Strangers on a Plane

I’m not usually big on conversing with strangers, especially when flying – but it has been known to happen on occasion despite my best efforts to the contrary. Last week, I was so happy it did. During my flight back home from Chicago with my fellow Daltonites, I ended up having a fascinating conversation with a gentleman by the name of David Bright – a 20+ year Navy veteran who is now working out of Charlotte as a software engineer for ADP.

Since serving as the youngest member of the Central Texas Civil War Roundable in his youth, David’s always had an interest in the Civil War. However, that interest took a turn toward the logistics of warfare after serving aboard an oiler off Vietnam as a new Navy ensign. In the late 90’s, he stumbled across a book titled “The Railroads of the Confederacy” by Robert C. Black that spread some light on the history of the Confederate railroads. After finishing the book, David began to wonder what impact different logistics decisions would have made for the Confederacy.

Not much had been written about the Confederate railroads since Black’s book, so David decided to delve into the subject to determine the answer to questions like, “the Confederacy was short on locomotives. How many did they have? How many did they capture and manufacture. How many did they need?” It was the search for the answers to those types of questions that led to the creation of David’s website, Confederate Railroads, which serves as the culmination of David’s work on those questions to-date.

With twelve years of his free time dedicated to the task and a good bit of traveling required by his current position, he’s been able to catalogue 14,000 pages on his website (including maps, original documents, translations and essays) and nearly 80% of the railroads and stations traveled to, I’d say David’s well on his way to unearthing some of those answers.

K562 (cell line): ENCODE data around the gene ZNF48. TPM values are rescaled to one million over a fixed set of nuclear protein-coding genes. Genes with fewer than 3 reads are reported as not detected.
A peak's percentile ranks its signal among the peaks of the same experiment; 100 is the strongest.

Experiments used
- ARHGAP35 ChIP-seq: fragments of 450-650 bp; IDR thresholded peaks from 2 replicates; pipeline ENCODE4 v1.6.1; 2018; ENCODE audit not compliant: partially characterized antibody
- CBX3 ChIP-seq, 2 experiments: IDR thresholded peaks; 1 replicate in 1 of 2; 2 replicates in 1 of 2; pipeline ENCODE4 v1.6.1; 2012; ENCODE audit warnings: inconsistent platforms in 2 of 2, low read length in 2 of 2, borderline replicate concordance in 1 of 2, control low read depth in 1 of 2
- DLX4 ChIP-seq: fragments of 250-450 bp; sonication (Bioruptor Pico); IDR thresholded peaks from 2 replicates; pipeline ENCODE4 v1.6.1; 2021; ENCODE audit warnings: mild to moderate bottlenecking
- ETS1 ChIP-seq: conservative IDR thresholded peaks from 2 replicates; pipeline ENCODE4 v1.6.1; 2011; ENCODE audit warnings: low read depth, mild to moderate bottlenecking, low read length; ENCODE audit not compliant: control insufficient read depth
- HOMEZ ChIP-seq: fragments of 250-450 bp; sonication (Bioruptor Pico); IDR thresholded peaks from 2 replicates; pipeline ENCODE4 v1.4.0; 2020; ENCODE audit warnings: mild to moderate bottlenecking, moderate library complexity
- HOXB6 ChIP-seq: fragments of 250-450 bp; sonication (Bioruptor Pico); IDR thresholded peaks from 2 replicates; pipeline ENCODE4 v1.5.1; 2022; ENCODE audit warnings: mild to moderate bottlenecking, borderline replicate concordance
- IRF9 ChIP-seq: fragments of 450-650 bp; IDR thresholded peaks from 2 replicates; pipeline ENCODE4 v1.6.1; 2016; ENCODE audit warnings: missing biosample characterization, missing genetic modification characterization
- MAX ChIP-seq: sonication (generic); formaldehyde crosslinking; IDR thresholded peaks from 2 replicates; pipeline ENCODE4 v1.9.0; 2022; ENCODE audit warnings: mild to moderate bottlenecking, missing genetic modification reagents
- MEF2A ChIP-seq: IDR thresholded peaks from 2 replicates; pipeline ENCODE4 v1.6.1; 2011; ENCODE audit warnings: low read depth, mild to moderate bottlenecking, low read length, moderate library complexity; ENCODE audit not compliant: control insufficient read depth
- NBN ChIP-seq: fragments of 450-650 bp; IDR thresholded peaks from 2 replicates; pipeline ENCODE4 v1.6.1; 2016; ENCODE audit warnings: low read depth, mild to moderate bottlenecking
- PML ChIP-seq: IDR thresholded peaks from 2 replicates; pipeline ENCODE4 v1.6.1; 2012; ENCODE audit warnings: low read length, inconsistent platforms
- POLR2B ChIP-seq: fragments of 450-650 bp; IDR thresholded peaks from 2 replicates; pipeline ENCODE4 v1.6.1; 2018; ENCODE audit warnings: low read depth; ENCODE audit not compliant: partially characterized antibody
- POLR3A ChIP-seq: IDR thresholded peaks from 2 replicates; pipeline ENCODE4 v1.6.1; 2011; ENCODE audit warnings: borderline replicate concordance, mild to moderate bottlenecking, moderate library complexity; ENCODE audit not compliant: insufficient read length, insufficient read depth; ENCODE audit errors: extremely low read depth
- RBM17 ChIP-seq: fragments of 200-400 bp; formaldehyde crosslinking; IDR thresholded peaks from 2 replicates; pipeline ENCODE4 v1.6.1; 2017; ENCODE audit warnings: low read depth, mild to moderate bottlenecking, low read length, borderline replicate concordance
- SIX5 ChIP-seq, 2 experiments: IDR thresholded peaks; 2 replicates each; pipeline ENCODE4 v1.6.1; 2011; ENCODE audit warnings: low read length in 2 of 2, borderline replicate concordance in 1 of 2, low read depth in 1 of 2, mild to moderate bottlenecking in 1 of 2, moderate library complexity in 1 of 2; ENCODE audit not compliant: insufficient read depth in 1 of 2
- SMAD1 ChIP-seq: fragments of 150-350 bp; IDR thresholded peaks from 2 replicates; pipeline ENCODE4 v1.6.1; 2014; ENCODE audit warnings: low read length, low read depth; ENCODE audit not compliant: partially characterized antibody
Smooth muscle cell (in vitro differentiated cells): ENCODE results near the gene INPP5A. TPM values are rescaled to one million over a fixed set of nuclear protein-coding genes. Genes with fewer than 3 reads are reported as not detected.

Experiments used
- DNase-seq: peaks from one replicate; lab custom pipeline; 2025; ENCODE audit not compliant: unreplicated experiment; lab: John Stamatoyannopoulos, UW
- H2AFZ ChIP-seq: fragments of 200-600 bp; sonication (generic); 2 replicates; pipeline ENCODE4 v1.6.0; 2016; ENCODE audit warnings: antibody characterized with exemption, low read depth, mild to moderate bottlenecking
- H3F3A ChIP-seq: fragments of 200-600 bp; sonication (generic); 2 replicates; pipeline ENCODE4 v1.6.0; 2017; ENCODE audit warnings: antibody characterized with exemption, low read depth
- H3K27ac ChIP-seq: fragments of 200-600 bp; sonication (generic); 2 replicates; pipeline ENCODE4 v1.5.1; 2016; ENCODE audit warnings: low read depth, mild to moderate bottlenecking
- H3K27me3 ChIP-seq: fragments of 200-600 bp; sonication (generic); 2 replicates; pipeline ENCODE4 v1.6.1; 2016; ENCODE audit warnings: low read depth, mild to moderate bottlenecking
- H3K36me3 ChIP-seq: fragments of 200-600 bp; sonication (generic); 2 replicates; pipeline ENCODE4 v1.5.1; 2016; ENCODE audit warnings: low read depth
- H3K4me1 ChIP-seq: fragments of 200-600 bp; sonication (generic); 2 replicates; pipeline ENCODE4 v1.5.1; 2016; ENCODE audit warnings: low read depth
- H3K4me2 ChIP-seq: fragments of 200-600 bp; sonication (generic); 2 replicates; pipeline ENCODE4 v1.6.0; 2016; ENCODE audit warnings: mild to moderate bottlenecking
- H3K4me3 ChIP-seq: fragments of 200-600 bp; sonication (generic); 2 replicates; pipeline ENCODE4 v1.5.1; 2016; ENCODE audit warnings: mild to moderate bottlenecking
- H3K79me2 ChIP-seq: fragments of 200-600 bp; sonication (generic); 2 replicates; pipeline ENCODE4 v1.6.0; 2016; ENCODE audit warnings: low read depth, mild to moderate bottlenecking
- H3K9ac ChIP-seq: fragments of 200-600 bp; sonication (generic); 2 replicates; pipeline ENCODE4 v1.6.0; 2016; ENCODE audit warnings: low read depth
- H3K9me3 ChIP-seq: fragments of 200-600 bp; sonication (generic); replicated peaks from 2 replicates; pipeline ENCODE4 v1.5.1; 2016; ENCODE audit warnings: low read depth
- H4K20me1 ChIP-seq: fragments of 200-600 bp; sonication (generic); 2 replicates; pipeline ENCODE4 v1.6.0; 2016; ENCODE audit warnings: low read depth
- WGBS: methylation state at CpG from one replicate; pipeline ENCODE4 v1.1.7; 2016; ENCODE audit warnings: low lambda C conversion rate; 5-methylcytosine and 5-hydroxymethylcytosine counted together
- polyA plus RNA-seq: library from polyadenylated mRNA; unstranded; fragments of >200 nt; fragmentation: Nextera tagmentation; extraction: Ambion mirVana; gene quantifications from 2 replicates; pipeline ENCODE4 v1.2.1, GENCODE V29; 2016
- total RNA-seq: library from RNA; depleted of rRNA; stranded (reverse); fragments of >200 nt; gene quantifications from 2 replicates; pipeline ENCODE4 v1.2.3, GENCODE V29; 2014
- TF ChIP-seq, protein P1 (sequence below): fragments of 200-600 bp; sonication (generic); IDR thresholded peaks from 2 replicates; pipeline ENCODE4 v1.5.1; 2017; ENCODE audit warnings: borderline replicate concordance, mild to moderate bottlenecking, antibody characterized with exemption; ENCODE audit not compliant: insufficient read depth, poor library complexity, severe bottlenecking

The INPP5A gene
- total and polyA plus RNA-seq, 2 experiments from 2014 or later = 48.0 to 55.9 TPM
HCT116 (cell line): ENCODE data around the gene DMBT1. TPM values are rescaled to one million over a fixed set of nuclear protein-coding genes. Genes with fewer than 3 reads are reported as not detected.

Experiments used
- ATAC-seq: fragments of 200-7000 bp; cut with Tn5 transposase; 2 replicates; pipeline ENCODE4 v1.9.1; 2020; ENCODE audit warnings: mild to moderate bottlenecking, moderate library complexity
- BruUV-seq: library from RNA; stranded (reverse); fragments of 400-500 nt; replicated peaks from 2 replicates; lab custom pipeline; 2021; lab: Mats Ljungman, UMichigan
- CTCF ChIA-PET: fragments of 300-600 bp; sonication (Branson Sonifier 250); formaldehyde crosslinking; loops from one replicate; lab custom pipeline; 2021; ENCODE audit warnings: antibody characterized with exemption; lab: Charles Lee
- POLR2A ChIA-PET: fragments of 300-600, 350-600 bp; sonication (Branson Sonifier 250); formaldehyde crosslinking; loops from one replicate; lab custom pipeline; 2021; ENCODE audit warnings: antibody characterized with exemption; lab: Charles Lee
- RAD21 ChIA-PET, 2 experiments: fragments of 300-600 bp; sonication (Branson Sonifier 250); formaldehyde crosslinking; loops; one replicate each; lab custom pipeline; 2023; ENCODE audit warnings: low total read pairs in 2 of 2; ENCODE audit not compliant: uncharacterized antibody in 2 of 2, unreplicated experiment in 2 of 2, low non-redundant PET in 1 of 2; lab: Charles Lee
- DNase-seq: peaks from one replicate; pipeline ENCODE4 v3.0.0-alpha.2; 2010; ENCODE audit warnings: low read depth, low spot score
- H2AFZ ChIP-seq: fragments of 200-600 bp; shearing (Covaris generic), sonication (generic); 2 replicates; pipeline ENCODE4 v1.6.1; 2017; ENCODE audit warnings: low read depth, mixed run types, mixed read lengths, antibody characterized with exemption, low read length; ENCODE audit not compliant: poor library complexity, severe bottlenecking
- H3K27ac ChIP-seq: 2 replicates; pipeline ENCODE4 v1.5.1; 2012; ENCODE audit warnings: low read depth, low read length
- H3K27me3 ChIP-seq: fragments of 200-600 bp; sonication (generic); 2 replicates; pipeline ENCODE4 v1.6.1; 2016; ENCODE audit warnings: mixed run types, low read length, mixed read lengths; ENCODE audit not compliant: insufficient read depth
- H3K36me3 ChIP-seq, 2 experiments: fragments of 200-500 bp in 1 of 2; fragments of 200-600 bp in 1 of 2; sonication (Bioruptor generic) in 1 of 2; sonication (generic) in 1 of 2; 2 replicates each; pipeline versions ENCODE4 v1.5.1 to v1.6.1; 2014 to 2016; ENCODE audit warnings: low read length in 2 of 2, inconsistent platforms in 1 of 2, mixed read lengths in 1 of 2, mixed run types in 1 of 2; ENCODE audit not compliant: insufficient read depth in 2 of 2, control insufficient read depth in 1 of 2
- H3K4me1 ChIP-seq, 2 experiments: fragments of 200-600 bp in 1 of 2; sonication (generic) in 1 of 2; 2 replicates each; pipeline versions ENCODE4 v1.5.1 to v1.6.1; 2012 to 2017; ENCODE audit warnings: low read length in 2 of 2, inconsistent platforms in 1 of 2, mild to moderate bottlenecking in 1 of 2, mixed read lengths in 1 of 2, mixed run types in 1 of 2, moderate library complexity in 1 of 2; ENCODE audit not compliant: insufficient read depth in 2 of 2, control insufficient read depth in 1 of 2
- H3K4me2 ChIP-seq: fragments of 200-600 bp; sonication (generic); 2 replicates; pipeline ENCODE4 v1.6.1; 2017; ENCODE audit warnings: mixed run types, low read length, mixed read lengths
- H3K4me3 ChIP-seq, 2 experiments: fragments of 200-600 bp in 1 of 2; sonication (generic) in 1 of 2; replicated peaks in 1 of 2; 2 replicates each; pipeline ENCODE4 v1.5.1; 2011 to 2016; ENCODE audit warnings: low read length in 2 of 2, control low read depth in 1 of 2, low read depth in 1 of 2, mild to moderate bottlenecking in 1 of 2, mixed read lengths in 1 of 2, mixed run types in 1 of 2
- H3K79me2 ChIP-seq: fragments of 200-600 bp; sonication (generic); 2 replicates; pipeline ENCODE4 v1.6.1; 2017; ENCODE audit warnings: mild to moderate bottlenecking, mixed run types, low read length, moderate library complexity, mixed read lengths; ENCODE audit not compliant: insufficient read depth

My conversation with David reminded me of an old adage I heard while growing up:

“The only thing that changes in a person’s life from year-to-year are the book they read and the people they meet.”

It’s pretty safe to say that I’ve got the whole “books they read” part of that adage covered, but I might be skimping a little on the meeting new people. Sure, I do the whole “networking” thing (both online and IRL) when I have time, but it frightens me a little to think of all the great stories I’ve missed by shying away from the randoms life throws at me. Here’s to a new way of looking at things in 2012.




  1. Aliera,
    I was so intrigued by your topic that I had to read your blog. I have often thought about writing a book of short stories based loosely on the stories I have heard on planes….I even have a name for the book, “Plane Tales.” I have been having conversations with people on planes since the 7th grade and have, for the most part, enjoyed them. The first conversation was a with a girl my age at the time, 12. They seated us together because we were both minors traveling alone, she was crying because she had to leave her mom and go live with her dad due to a divorce.You can’t really ignore someone who is crying sitting next to you! We ended up talking and exchanging addresses and I wished her well as we parted. Even the young drunk guy that started telling me his short life story prior to the plane taking off left a lasting impression, for better or worst. The lesson there was don’t start talking until you are at least half way to your destination!

    • Thanks so much for taking a moment to check out my blog, Debbie. It’s obviously still a work in progress, but it’s been a lot of fun thus far. I love the idea of a collection of short stories based on the conversations you’ve had while traveling. If you do end up pursuing it, I would LOVE to know about it, so I can check it out!

      I’ve had some other interesting conversations while traveling – a Navy wife was stopped over in Miami and ended up sitting next to me as I grabbed a hurried bite to eat, and she ended up pouring out her life story of the challenges (and thrills) of being married to the military. It’s amazing how many stories out there are just waiting to be told. Hope to see you around again soon! 🙂

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